My work is informed by doctoral training at UCSF (sociology of health and illness, and qualitative research methods) and subsequent postdoctoral training at Stanford University in genetics, bioethics and history and philosophy of science.
My recent doctoral supervision includes:
Ernesto Schwartz Marin 'Genomic Sovereignty and The Mexican Genome: An ethnography of postcolonial biopolitics' (2012)
Daniele Carrieri 'Neurofibromatosis Type 1 (NF1): Patients and Families Experiences and Health Care System Management of a Complex Genetic Syndrome'
Recent research projects
Selling genetic tests online: User perspectives on direct to consumer psychiatric genetic tests. With Professor Sally Wyatt, VKS, Maastricht, Netherlands. Examining on-line representation of psychiatric genetics, scientific controversies and test development, and user community responses. We have made numerous conference presentations from our research under this project, and have two publications accepted and several in process.
Fetal/maternal cell transfer, non-invasive prenatal diagnosis and naturally occurring micro-chimerism. A sociological examination of the developmental trajectory of feto-maternal microchimerism science, the techno-scientific development and ‘production’ of fetal and maternal cells and genetic material, and the ongoing construction of theory/method packages through which prenatal diagnostic goals are intertwined with biomedical platforms and initiated into clinical practice. My recent paper on this topic has appeared in Science as Culture.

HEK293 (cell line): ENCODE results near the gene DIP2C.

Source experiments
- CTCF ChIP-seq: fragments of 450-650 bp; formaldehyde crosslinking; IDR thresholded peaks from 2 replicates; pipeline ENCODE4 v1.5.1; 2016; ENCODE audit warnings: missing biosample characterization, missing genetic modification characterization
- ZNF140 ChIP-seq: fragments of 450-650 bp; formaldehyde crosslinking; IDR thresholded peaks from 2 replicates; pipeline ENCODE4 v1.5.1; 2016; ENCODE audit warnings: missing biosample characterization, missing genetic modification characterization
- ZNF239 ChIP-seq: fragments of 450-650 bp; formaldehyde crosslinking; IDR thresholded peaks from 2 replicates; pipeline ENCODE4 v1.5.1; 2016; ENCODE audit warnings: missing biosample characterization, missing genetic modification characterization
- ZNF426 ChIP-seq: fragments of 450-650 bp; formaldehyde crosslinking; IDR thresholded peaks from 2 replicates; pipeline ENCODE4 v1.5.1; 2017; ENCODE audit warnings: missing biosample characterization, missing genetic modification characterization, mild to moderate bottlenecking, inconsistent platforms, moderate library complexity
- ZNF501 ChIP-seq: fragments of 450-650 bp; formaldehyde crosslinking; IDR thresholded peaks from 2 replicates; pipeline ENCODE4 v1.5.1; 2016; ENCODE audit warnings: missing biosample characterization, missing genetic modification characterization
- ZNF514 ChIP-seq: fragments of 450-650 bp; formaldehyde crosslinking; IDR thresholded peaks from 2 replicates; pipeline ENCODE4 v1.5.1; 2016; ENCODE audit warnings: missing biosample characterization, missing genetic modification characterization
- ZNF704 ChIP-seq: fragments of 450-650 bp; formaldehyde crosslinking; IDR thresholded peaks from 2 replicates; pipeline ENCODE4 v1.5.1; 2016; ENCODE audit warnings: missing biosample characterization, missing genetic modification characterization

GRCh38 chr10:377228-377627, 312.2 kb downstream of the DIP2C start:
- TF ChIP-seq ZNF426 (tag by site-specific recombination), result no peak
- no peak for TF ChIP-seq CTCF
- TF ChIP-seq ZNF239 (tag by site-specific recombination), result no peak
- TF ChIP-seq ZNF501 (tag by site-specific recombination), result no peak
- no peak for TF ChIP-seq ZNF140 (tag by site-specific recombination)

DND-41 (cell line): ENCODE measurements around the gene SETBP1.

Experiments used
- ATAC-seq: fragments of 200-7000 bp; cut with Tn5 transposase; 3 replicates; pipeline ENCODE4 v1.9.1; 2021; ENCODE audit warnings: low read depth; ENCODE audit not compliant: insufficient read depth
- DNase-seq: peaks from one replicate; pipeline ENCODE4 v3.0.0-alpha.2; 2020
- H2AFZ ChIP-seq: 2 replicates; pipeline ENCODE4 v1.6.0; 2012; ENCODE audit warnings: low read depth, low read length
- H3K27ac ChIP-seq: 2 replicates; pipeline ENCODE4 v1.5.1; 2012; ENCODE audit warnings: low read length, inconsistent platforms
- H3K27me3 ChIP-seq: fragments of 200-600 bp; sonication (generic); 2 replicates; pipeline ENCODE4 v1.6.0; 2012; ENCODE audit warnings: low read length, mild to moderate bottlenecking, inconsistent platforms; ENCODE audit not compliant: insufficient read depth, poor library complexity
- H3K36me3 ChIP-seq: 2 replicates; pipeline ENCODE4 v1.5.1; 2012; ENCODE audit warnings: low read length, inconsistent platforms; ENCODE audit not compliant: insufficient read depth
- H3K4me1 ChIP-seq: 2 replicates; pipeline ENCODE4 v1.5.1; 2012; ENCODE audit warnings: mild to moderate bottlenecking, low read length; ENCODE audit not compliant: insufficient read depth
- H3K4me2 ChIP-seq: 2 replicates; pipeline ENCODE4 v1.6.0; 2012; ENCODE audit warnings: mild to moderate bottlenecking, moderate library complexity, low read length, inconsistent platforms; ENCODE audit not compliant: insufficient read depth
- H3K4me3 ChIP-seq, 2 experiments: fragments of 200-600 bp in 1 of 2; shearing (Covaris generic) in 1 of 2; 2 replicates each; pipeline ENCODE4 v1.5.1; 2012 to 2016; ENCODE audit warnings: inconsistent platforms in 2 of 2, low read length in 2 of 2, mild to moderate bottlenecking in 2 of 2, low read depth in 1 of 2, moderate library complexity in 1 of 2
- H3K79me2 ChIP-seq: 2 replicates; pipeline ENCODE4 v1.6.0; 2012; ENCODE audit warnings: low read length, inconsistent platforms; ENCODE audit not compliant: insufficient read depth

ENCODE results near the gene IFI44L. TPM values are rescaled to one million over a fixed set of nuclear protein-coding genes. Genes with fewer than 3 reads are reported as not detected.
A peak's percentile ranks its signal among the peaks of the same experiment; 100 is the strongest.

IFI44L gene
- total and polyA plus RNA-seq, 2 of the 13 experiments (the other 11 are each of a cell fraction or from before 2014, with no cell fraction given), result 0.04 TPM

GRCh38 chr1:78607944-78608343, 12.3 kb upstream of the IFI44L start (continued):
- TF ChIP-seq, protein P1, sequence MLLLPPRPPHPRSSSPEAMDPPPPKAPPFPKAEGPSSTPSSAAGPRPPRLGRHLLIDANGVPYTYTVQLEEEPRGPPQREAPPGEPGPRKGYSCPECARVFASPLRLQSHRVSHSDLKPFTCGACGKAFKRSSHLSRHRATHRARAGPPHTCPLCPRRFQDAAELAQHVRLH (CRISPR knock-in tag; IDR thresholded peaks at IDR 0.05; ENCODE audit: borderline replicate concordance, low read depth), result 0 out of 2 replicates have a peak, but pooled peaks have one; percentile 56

Is easier better? Public attitudes towards non-invasive pre-natal testing. With Dr Hannah Farrimond, Egenis. This research investigated public perceptions of non-invasive pre-natal testing. Its aim was to access the thinking of ordinary people about these new technological advances so that their views and perspectives can be represented alongside those of the scientists developing the technology and the clinicians who will be called upon to implement the tests. With Dr Farrimond I organised an interdisciplinary, international symposium on NIPD at the Brocher Foundation, held in November 2011. Currently, I am conducting several followon studies of NIPD, with collaborators at the University of Manchester, and with Dr Morrison at Exeter, on experiences of and attitudes toward, this new diagnostic technology. I am a member of the EurogeneTest working group on NIPD.